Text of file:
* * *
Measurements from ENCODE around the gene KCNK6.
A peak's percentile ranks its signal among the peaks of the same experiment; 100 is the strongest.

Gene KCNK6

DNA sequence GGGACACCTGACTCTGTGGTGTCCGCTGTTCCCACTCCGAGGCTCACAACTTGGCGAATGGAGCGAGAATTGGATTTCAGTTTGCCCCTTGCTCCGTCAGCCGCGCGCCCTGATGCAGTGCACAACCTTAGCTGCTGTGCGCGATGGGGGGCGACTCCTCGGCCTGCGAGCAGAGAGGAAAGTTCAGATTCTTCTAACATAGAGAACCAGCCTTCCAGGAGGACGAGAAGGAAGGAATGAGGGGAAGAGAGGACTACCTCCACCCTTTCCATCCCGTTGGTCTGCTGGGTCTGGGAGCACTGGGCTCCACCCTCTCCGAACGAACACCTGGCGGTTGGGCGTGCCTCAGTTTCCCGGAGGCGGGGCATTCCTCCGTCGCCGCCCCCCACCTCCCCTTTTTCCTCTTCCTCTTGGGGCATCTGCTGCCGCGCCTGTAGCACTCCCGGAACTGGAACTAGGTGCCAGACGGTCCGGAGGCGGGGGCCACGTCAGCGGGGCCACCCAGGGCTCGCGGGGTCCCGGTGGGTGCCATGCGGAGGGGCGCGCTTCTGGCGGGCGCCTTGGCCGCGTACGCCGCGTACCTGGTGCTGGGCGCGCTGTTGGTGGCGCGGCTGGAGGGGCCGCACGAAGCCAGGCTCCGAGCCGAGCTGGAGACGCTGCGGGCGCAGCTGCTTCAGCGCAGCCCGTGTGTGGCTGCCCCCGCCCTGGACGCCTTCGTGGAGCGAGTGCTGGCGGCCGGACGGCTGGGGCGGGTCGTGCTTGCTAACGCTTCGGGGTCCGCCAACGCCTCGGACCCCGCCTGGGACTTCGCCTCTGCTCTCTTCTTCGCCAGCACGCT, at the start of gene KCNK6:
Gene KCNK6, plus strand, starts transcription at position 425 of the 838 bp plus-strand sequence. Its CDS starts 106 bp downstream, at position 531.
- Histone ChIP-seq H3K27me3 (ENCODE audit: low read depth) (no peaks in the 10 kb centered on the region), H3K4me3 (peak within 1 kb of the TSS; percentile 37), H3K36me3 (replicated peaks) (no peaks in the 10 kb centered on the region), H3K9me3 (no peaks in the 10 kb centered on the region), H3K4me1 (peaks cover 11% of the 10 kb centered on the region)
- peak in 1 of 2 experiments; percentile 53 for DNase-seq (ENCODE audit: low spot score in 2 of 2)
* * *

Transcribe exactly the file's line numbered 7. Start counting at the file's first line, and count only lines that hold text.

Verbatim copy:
- peak in 1 of 2 experiments; percentile 53 for DNase-seq (ENCODE audit: low spot score in 2 of 2)